We can call it climate grief
Or, we can call it Environmental Melancholia or despair or an increase
in anxiety. Whichever name or phrase we want to give this new
phenomenon the important thing is: We recognize it’s real. Our world
is changing and it is the most profound process with respect to our
life on this planet that any of us have experienced and it’s only normal,
and healthy, yes healthy, that we might find ourselves
experiencing some very powerful emotions. It’s not just the impact of
the truth of the science, it’s also the speed with which things are
changing that is terrifying. On the other hand, we may find we just
feel ‘low’ or ‘hopeless’ or ‘flat’ or ‘numb’. Any feelings or lack of
feelings that we might be experiencing when we read another UN
released report on the state of the planet are going to hit us deep
and hard. We are in “terra incognita” or unknown territory with
respect to the psychological impact of this scientific truth on our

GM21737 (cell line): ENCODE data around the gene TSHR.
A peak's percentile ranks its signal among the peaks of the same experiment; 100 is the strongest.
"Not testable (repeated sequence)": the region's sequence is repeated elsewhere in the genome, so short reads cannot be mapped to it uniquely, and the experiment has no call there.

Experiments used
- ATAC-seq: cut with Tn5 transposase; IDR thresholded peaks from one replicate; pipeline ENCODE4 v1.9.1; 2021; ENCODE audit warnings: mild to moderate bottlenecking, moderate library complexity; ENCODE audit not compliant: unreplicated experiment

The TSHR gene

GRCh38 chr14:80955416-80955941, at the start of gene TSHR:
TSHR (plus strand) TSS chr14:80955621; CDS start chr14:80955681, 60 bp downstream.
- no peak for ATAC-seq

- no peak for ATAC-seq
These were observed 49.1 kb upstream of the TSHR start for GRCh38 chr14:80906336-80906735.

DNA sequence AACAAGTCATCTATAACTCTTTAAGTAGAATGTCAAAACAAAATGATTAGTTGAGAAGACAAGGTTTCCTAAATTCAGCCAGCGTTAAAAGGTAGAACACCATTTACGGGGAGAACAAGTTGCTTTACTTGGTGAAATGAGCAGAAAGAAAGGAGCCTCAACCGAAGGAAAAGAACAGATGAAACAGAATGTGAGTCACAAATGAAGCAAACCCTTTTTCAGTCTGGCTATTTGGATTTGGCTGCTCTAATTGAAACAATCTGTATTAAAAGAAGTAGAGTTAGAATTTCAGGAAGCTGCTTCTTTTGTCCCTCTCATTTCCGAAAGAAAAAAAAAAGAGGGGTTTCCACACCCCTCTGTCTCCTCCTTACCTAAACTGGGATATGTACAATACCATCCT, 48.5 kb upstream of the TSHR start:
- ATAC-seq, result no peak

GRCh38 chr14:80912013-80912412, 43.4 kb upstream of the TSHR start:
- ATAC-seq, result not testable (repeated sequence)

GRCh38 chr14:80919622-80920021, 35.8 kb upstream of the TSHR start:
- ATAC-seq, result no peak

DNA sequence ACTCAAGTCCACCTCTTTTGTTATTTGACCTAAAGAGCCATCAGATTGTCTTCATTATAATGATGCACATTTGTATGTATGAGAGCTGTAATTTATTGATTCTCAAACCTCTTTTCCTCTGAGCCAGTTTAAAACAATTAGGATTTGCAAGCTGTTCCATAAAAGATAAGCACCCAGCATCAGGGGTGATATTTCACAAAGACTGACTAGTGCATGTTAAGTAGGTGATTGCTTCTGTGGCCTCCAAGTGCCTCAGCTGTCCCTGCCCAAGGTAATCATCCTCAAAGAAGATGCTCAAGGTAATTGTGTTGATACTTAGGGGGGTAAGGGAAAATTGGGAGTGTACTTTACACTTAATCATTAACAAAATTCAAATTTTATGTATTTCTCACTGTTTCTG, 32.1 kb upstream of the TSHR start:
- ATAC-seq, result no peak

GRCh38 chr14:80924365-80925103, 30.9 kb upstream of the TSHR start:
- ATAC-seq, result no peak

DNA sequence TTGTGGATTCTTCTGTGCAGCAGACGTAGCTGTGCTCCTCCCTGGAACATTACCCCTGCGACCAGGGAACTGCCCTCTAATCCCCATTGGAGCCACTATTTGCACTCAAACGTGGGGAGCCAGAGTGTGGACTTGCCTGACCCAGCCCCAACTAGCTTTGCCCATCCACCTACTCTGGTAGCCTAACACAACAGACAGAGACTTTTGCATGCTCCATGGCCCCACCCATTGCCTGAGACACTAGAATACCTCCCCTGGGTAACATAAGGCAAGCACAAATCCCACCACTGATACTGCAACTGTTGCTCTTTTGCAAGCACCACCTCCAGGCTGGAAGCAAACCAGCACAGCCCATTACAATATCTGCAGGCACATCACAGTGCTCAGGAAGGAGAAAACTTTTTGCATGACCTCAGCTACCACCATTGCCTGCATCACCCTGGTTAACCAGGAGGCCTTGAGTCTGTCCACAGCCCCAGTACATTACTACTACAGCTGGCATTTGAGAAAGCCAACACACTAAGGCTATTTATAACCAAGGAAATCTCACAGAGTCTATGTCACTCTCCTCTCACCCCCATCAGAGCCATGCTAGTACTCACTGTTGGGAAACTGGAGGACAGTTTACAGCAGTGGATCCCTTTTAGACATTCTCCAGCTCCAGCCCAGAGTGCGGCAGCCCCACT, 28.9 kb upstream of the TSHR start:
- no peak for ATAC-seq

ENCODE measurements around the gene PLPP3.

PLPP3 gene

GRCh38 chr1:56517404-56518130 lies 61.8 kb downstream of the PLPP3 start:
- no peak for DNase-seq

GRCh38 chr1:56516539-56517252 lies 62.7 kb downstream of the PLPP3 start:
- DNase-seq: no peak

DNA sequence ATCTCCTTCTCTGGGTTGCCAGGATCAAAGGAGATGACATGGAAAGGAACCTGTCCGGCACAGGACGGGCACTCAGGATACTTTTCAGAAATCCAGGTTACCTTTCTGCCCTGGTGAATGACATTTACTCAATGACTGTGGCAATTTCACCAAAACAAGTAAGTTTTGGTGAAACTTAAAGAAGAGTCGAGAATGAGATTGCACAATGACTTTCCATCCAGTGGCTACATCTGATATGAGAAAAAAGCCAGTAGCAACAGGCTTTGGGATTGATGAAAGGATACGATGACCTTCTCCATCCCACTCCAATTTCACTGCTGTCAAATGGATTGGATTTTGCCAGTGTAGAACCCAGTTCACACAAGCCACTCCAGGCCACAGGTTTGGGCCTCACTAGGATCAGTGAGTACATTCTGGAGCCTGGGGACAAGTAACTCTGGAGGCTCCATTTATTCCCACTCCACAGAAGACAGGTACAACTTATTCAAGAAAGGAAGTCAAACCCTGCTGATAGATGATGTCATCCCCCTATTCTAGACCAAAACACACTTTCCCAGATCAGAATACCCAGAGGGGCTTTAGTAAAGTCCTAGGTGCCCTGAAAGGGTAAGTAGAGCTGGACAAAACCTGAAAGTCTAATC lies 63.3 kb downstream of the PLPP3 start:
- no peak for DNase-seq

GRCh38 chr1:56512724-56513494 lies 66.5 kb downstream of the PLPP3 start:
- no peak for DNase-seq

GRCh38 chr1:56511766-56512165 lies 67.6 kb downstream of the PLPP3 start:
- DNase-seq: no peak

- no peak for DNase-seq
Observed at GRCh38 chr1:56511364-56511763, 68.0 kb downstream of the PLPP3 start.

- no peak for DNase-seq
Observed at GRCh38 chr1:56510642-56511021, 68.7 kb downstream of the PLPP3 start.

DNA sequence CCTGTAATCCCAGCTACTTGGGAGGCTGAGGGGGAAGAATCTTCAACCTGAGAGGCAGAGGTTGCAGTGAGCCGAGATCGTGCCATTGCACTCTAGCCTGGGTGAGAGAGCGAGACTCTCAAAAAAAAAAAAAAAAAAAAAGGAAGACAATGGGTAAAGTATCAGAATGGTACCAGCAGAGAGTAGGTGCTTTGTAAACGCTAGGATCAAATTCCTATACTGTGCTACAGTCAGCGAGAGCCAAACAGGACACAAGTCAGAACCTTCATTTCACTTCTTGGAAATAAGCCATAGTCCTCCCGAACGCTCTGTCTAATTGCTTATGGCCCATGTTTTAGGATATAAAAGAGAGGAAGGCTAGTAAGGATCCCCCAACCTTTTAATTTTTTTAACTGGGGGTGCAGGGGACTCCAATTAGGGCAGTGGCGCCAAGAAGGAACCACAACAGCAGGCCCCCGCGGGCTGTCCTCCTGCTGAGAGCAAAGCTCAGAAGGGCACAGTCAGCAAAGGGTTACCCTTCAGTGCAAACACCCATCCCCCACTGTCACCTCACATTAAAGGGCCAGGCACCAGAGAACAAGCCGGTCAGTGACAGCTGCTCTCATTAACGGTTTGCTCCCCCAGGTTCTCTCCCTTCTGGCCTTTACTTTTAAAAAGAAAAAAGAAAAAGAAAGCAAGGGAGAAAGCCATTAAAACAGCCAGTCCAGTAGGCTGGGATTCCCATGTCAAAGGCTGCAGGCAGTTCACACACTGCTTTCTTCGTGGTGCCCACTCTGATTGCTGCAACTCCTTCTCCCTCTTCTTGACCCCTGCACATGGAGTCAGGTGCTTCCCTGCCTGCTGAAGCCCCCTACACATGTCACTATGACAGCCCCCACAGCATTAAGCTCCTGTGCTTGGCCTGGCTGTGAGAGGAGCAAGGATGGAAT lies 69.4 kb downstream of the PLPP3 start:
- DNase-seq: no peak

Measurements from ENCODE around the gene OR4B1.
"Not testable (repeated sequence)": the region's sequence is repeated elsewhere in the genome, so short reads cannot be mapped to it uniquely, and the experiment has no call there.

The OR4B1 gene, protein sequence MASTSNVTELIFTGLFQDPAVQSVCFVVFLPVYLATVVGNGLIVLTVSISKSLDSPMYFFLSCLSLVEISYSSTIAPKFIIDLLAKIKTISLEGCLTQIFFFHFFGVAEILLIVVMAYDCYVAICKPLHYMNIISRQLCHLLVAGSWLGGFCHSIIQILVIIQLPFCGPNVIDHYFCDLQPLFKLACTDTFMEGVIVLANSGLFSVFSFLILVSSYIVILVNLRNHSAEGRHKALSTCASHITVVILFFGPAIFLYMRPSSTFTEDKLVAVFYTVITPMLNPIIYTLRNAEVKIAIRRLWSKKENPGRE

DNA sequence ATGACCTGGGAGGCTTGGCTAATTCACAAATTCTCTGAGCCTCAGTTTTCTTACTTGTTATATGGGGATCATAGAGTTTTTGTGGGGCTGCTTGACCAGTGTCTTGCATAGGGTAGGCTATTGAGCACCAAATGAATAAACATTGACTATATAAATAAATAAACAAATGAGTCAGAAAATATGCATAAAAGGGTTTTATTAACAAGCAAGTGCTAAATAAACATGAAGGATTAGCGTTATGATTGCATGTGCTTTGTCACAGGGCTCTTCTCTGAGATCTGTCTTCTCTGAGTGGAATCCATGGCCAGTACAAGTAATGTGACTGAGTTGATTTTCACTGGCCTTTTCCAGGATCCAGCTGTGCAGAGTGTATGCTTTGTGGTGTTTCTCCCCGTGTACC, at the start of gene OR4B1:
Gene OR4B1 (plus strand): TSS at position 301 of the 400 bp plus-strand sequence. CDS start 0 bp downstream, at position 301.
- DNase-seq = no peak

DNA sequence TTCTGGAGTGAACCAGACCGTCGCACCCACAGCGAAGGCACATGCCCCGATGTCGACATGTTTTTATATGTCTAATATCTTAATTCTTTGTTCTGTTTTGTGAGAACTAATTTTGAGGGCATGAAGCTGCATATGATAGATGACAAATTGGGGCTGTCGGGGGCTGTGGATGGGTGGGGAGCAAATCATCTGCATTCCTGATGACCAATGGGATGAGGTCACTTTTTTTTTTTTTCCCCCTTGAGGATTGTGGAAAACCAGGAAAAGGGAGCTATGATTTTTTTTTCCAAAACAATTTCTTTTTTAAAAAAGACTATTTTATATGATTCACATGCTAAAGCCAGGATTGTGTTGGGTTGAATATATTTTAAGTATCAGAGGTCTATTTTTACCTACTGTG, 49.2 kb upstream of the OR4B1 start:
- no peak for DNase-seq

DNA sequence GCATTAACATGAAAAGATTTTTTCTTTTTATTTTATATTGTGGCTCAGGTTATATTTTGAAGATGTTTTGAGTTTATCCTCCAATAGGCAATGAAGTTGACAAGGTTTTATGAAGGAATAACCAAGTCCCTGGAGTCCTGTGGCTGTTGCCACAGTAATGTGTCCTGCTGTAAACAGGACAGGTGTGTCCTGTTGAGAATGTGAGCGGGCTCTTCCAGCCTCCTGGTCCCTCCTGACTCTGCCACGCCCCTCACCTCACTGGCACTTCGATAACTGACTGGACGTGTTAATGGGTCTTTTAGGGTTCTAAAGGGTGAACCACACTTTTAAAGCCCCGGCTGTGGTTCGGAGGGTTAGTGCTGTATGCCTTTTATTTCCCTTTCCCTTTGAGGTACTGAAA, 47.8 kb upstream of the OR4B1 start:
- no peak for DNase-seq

well-being, our sense of resiliency and most of all, our transforming
relationship towards the notion of hope. The first job on this path
of turning towards the truth of climate change is to feel the impact
in our body; to work to come into relationship with ourself and our
feelings as the planet changes. And to process the deep feelings of
grief and fear that are inevitably surfacing at this time for all of
us. Most importantly is being able to feel mobilized to act.
To engage with others to push for change from governments and corporations
to ensure our pain and fear is not simply a personal experience.
Working with the emotional impact of the climate emergency must not be our final stop.
We must make good use of what our feelings are communicating to us.
We can then become actors motivated by the love we have for our planet
and for our natural world, we can connect with others in community
and mobilize to push for change.